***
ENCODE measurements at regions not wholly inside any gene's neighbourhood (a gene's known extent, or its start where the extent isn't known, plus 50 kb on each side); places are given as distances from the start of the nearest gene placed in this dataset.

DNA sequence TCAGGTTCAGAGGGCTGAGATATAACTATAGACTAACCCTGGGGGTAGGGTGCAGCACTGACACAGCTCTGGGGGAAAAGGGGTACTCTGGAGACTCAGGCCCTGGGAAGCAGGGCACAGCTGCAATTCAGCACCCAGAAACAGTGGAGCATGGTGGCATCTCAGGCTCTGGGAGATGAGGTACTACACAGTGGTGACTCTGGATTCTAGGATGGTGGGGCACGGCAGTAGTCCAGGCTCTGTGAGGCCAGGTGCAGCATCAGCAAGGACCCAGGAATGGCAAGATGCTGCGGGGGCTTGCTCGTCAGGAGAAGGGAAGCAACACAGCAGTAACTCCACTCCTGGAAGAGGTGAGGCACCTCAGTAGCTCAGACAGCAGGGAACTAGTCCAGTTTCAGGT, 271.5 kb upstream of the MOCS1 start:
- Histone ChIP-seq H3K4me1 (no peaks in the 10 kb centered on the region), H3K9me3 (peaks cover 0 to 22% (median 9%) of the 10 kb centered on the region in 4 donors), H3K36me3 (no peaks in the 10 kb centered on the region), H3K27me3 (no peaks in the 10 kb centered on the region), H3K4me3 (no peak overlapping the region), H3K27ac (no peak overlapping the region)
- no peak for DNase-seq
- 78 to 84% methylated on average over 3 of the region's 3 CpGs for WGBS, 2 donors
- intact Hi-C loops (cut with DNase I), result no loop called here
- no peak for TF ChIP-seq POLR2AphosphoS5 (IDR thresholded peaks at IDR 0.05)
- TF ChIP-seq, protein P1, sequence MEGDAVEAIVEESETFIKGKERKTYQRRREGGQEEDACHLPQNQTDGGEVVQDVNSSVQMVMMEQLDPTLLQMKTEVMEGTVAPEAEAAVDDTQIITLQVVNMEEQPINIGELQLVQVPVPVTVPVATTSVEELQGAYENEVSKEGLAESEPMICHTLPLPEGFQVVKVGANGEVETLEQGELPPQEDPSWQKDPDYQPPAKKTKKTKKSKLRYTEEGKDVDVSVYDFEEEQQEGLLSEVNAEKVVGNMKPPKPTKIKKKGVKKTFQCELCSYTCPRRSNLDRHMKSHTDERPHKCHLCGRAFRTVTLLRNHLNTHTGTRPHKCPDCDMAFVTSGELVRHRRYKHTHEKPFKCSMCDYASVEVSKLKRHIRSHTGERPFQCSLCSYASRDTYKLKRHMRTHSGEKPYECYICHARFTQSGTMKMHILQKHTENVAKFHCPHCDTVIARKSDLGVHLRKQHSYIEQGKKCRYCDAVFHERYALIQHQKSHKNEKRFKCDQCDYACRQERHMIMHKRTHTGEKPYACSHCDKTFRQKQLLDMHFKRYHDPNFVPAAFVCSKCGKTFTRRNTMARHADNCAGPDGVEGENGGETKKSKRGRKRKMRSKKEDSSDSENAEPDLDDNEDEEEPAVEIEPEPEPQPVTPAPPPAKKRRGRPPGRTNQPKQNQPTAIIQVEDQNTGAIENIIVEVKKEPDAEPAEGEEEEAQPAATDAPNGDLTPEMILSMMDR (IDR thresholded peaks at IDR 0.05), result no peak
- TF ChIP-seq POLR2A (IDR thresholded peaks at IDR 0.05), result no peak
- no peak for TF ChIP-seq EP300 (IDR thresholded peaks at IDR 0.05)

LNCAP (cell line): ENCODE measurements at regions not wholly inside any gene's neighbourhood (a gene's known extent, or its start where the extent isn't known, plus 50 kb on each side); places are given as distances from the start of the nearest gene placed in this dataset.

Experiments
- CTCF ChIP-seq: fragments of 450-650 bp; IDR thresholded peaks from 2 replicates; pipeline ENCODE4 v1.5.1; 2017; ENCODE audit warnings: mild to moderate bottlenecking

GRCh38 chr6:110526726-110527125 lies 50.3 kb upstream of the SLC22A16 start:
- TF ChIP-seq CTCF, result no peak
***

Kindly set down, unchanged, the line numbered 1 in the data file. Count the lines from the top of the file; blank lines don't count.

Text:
ENCODE measurements at regions not wholly inside any gene's neighbourhood (a gene's known extent, or its start where the extent isn't known, plus 50 kb on each side); places are given as distances from the start of the nearest gene placed in this dataset.